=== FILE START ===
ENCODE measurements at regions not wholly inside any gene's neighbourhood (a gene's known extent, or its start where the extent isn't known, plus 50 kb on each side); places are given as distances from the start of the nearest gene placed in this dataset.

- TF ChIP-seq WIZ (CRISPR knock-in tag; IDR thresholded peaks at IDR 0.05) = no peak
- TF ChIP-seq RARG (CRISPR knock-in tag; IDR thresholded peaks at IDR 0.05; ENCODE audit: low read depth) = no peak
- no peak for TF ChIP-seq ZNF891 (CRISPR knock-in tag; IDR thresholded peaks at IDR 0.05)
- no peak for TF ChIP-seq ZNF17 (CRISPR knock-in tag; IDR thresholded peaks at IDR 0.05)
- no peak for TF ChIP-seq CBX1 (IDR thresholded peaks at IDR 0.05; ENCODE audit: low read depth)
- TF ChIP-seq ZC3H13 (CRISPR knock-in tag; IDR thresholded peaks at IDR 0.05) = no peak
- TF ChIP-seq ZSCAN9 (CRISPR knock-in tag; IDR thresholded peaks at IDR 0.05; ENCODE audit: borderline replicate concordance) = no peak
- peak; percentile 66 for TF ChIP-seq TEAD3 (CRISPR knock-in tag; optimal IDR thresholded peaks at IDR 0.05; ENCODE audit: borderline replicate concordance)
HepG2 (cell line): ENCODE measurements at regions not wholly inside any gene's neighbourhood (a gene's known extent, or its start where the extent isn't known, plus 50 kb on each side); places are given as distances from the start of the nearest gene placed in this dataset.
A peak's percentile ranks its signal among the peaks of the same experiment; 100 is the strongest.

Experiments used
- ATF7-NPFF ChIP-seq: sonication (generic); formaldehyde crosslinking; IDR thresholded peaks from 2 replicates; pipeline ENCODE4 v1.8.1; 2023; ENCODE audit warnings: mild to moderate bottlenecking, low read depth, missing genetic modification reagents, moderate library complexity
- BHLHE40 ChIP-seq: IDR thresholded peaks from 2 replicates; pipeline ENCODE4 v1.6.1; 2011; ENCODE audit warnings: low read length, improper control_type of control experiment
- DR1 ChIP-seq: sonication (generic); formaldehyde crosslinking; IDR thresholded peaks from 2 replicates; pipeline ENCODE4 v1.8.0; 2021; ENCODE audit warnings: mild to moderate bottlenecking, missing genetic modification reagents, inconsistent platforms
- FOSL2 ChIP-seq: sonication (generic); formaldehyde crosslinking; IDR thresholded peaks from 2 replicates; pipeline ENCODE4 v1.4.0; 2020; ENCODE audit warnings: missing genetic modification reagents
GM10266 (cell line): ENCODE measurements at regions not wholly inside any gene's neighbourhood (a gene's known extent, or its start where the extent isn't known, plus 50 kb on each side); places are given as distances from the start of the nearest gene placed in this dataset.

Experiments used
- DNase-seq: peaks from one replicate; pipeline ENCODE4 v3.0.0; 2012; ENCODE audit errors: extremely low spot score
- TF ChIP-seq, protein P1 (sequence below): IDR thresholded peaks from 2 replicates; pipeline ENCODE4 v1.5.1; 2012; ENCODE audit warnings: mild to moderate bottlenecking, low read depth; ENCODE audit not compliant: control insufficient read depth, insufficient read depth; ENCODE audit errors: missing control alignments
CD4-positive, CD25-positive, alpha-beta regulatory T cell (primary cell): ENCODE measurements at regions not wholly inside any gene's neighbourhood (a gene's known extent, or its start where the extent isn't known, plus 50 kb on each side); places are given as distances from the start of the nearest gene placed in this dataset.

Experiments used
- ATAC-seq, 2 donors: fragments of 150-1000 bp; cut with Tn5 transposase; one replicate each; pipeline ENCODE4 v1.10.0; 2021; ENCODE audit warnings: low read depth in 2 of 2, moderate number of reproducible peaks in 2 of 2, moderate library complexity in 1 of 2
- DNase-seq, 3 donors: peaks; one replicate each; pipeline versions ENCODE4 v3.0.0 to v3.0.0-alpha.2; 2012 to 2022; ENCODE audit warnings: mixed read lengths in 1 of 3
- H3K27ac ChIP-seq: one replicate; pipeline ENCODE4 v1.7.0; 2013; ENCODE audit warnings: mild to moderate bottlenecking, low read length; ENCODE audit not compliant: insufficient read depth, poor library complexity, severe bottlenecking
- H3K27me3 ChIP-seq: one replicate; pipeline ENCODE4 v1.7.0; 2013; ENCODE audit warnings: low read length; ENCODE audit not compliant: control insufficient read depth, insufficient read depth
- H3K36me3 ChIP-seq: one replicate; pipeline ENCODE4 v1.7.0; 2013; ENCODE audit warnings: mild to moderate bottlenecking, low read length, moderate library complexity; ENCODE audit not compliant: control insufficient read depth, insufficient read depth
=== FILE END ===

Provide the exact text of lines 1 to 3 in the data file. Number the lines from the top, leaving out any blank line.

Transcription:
ENCODE measurements at regions not wholly inside any gene's neighbourhood (a gene's known extent, or its start where the extent isn't known, plus 50 kb on each side); places are given as distances from the start of the nearest gene placed in this dataset.

- TF ChIP-seq WIZ (CRISPR knock-in tag; IDR thresholded peaks at IDR 0.05) = no peak
- TF ChIP-seq RARG (CRISPR knock-in tag; IDR thresholded peaks at IDR 0.05; ENCODE audit: low read depth) = no peak